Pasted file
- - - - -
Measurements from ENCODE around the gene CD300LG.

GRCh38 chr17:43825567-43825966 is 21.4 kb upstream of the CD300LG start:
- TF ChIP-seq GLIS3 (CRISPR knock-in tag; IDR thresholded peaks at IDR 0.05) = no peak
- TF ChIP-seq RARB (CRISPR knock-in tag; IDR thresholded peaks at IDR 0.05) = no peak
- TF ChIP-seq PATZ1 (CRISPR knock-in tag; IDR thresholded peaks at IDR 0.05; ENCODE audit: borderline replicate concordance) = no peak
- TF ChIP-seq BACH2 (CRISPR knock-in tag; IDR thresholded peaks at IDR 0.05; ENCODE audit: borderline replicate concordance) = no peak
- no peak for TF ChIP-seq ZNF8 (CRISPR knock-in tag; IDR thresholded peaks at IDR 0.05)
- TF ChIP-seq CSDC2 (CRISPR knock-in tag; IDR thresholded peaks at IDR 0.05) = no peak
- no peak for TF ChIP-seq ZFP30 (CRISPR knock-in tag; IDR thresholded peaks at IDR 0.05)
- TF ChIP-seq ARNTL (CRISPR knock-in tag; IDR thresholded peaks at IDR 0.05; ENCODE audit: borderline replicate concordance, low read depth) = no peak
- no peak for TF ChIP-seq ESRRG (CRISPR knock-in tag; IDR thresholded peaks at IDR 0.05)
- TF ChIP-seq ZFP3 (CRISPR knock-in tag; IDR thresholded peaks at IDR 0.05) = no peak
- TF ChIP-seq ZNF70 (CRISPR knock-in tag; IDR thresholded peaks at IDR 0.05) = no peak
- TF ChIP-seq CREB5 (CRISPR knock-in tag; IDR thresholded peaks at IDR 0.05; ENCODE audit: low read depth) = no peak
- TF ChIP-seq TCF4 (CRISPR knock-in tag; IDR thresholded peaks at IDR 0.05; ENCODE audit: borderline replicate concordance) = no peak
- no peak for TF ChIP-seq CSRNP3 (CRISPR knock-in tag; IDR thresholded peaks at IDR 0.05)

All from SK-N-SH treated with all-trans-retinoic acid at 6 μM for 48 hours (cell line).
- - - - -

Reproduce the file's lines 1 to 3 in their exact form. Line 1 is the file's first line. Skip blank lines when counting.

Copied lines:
Measurements from ENCODE around the gene CD300LG.

GRCh38 chr17:43825567-43825966 is 21.4 kb upstream of the CD300LG start:
- TF ChIP-seq GLIS3 (CRISPR knock-in tag; IDR thresholded peaks at IDR 0.05) = no peak